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Thread: all being well

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    #1

    all being well

    Hi all,

    I got an e-mail as follows:-

    QUOTE

    Dear JY,

    If this document is acceptable to you, we will circulate the document to everyone within today all being well.

    UNQUOTE

    I do not understand "all being well" here. What does it mean?

    Thanks!

    JY

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    #2

    Re: all being well

    "Within today" is not a natural phrase.

    "All being well" means either that all of the people who need to receive the document are in good health and are in the office and able to receive the document.

    Or, that if all circumstances go favorably (i.e. there are no "emergencies" that prevent the planned work from being done) the document will be circulated.

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    #3

    Re: all being well

    Thanks!

    It sounds a bit awkward to me that the phrase "all being well" is added at the end of the sentence. However, I get from you that this is grammatically acceptable, right?

    JY


    Quote Originally Posted by SoothingDave View Post
    "Within today" is not a natural phrase.

    "All being well" means either that all of the people who need to receive the document are in good health and are in the office and able to receive the document.

    Or, that if all circumstances go favorably (i.e. there are no "emergencies" that prevent the planned work from being done) the document will be circulated.

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    #4

    Re: all being well

    Yes, it's OK. I would say "if all goes well."

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    #5

    Re: all being well

    Quote Originally Posted by SoothingDave View Post
    I would say "if all goes well."
    So would I. I thought "all being well" was awkward and unnatural.
    I'm not a teacher, but I write for a living. Please don't ask me about 2nd conditionals, but I'm a safe bet for what reads well in (American) English.

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    #6

    Re: all being well

    Quote Originally Posted by Barb_D View Post
    So would I. I thought "all being well" was awkward and unnatural.
    'All being well' is just fine in BE.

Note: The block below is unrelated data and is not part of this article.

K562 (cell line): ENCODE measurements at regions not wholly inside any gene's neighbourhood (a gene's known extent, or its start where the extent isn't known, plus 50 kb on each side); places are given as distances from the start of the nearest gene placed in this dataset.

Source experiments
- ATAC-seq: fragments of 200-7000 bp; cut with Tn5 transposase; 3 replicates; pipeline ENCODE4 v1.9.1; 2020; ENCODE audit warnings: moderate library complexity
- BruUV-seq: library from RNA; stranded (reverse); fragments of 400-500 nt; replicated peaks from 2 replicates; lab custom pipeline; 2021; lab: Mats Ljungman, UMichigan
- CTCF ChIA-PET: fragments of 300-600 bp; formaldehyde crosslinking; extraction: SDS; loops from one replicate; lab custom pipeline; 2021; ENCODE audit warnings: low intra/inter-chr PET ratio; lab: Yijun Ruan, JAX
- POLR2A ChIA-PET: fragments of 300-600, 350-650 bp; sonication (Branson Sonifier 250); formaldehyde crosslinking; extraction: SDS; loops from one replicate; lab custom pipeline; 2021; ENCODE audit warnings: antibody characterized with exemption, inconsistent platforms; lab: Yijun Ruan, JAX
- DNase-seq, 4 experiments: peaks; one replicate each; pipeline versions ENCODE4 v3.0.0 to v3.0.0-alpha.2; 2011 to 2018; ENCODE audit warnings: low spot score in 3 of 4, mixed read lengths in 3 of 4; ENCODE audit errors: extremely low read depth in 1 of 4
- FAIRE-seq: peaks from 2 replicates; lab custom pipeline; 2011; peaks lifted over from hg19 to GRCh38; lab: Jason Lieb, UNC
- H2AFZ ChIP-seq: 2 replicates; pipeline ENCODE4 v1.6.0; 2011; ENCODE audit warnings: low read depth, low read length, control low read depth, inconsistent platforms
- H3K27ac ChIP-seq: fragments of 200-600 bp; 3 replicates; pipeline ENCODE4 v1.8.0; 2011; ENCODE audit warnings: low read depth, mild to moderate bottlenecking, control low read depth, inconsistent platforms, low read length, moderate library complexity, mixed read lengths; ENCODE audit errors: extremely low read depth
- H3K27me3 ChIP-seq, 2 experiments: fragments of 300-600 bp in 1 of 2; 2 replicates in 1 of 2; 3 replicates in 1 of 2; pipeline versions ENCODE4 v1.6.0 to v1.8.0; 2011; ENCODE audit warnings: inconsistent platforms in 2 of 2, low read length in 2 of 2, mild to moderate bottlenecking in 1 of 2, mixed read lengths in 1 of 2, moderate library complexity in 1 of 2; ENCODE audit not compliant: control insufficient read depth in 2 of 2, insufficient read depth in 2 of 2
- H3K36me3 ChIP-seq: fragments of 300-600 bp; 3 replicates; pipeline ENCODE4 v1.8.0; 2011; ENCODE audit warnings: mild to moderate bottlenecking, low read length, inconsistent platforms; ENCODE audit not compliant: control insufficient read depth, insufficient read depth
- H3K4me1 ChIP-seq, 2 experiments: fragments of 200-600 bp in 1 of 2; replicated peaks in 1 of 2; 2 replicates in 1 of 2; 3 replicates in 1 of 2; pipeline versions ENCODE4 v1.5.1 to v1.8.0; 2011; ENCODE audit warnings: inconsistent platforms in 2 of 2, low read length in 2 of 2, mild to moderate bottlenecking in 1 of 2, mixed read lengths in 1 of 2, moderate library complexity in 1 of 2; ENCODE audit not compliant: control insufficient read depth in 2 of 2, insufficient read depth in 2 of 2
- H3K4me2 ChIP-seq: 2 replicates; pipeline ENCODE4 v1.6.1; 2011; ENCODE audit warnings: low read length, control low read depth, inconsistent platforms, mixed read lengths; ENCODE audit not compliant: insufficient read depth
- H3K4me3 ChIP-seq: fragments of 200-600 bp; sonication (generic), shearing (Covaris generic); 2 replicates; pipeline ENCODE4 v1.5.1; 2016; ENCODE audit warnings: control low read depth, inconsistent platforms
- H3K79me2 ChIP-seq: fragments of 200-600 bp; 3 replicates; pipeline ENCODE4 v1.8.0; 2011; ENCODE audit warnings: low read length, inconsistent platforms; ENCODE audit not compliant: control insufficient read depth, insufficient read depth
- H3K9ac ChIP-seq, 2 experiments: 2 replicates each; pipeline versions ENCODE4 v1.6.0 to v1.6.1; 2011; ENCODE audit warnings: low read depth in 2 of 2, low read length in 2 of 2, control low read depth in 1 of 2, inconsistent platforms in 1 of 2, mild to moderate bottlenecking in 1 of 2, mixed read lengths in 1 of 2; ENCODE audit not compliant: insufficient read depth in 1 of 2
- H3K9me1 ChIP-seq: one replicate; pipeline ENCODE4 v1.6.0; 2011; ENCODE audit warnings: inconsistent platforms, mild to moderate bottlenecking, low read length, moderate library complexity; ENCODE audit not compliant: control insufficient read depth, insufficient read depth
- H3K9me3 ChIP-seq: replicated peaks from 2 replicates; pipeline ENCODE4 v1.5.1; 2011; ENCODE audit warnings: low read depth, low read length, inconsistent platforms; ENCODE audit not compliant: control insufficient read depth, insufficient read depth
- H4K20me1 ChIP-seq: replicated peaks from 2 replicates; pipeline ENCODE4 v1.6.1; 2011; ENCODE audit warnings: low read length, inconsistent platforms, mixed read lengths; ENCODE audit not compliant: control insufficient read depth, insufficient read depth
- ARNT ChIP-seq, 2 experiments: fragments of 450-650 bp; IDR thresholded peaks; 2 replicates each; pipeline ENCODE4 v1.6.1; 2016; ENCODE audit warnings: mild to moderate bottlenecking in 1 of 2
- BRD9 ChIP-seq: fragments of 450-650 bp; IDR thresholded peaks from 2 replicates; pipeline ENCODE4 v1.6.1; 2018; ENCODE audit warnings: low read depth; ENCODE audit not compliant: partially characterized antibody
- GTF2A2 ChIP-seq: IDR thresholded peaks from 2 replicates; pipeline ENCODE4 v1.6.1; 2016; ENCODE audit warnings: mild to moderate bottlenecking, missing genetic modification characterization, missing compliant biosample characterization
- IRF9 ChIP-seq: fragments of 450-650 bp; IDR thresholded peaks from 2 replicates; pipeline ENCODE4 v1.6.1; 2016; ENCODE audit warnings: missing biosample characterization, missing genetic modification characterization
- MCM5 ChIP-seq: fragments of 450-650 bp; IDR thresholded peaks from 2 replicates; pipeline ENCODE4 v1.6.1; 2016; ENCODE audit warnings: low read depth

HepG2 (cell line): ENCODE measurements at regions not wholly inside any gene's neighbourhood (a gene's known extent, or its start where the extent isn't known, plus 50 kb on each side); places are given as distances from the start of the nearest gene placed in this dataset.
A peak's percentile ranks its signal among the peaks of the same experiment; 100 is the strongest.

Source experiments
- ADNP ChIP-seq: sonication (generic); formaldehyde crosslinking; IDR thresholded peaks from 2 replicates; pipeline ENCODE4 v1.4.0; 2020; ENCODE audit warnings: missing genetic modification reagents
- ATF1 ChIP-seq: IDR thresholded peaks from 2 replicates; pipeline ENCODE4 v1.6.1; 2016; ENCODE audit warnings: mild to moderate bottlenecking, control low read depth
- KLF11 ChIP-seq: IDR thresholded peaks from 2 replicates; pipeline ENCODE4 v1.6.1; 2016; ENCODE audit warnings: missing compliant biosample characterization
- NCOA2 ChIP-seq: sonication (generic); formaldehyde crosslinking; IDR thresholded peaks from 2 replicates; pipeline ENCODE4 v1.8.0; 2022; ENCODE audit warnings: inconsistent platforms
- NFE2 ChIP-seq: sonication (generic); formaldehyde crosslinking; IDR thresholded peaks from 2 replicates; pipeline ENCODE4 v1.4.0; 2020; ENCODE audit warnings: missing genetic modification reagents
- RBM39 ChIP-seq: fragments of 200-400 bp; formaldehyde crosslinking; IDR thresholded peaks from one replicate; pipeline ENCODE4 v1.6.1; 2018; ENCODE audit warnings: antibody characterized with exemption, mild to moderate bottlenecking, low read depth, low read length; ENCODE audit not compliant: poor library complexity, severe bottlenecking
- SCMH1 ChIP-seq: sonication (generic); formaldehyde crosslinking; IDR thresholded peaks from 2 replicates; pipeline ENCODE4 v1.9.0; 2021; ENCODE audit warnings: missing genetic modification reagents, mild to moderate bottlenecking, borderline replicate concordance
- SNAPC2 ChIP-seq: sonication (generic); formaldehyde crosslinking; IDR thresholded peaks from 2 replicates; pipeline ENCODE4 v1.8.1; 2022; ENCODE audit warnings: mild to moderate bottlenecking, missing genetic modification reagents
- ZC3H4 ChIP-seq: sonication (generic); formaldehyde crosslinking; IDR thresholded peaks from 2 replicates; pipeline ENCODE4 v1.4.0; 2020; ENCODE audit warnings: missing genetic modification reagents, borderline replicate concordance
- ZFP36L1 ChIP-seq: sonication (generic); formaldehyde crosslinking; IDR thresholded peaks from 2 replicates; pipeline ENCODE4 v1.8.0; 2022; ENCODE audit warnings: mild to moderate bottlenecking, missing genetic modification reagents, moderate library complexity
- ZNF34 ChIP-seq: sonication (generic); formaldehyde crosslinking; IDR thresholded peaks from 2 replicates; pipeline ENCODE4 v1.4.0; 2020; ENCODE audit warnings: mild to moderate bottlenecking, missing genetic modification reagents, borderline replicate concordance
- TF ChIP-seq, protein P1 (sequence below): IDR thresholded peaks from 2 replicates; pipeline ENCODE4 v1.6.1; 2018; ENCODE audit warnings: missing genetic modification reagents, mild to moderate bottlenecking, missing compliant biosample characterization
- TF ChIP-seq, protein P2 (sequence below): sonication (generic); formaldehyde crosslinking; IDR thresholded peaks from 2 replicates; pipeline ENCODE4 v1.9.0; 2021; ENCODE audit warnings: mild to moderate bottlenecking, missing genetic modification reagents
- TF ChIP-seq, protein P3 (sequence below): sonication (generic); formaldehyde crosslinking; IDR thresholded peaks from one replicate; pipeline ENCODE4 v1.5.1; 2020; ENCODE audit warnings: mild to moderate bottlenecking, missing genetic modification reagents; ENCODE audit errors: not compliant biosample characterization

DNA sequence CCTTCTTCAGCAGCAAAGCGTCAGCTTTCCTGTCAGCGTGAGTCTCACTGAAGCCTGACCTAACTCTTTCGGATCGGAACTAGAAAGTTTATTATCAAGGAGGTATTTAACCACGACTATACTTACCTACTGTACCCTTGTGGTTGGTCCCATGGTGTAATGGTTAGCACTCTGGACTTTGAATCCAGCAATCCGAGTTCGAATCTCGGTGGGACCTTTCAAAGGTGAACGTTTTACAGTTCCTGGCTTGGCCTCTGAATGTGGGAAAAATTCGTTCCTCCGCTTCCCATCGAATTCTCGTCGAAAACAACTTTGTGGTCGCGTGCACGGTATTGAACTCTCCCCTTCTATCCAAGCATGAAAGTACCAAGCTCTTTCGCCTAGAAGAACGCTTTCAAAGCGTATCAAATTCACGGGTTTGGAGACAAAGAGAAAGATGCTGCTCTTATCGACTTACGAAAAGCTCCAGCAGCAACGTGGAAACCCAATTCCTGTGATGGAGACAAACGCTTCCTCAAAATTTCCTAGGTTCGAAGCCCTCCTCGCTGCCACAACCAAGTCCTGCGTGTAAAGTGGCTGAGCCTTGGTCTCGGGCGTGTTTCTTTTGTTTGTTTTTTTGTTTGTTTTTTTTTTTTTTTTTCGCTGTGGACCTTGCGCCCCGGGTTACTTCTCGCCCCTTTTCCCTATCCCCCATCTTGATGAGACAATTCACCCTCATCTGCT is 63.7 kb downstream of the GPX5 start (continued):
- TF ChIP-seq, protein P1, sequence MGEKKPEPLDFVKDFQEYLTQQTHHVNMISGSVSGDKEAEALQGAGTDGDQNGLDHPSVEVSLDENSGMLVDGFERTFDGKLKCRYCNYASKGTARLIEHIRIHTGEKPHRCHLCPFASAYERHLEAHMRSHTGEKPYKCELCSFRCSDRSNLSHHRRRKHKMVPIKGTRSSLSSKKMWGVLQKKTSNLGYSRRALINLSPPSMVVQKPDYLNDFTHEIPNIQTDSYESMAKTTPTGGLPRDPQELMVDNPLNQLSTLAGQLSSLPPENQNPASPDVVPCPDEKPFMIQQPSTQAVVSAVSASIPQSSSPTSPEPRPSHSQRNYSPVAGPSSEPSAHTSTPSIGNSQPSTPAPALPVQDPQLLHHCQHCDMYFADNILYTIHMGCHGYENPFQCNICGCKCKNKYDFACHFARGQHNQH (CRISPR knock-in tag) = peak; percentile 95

Rover

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    #7

    Re: all being well

    Well, there you go! Go ahead and use it in BrE business e-mails, but not in American ones.
    (Here we'd say "God willin' and the creeks don't rise.")

    (Well, not really, thought I have on e-mails to people at work that I have a friendly relatinoship with.)
    I'm not a teacher, but I write for a living. Please don't ask me about 2nd conditionals, but I'm a safe bet for what reads well in (American) English.

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    #8

    Re: all being well

    so it means "if all goes well"? Could I say "if all being well" instead of just stating all being well at the end of the sentence?

    Quote Originally Posted by Rover_KE View Post
    'All being well' is just fine in BE.

    Rover

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    #9

    Re: all being well

    (Here we'd say "God willin' and the creeks don't rise.")

    (Well, not really, thought I have on e-mails to people at work that I have a friendly relatinoship with.)


    I have no clue as to what you mean by the above sentences. Could you let me know?

    Quote Originally Posted by Barb_D View Post
    Well, there you go! Go ahead and use it in BrE business e-mails, but not in American ones.
    (Here we'd say "God willin' and the creeks don't rise.")

    (Well, not really, thought I have on e-mails to people at work that I have a friendly relatinoship with.)

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    #10

    Re: all being well

    There is an expression "God willing and the creeks don't rise." It's extremely colloquial. If God wills it to be (the equivalent of "Inshallah"), and no natural disasters occur, like floods that make the creeks rise and make the roads impassable, we will do {whatever}. It's pretty unlikely that God would have an opinion on whether we should so something and take personal actions to stop us, and it's pretty unlikely that a natural disaster would come suddently and prevent it, so the overall meaning is "Yes, that is my plan, (but you never know when something unexpected may prevent a plan from being carried out)."


    So, you'll be at the party on Saturday?
    Sure, God willing and the creeks don't rise.
    Sure, if nothing unexpected happens
    Sure, if all goes goes well.
    Sure, I'm certainly planning to come.
    I'm not a teacher, but I write for a living. Please don't ask me about 2nd conditionals, but I'm a safe bet for what reads well in (American) English.

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